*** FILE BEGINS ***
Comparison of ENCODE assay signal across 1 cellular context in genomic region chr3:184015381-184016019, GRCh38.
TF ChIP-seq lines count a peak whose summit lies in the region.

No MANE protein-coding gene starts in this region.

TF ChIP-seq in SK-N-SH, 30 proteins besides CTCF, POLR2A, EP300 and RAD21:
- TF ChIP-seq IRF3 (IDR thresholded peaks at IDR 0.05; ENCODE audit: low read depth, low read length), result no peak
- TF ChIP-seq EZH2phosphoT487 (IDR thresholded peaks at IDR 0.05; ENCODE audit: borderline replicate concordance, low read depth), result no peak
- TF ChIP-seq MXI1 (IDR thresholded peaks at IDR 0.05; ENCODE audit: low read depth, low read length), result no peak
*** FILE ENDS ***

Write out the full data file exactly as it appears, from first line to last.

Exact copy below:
Comparison of ENCODE assay signal across 1 cellular context in genomic region chr3:184015381-184016019, GRCh38.
TF ChIP-seq lines count a peak whose summit lies in the region.

No MANE protein-coding gene starts in this region.

TF ChIP-seq in SK-N-SH, 30 proteins besides CTCF, POLR2A, EP300 and RAD21:
- TF ChIP-seq IRF3 (IDR thresholded peaks at IDR 0.05; ENCODE audit: low read depth, low read length), result no peak
- TF ChIP-seq EZH2phosphoT487 (IDR thresholded peaks at IDR 0.05; ENCODE audit: borderline replicate concordance, low read depth), result no peak
- TF ChIP-seq MXI1 (IDR thresholded peaks at IDR 0.05; ENCODE audit: low read depth, low read length), result no peak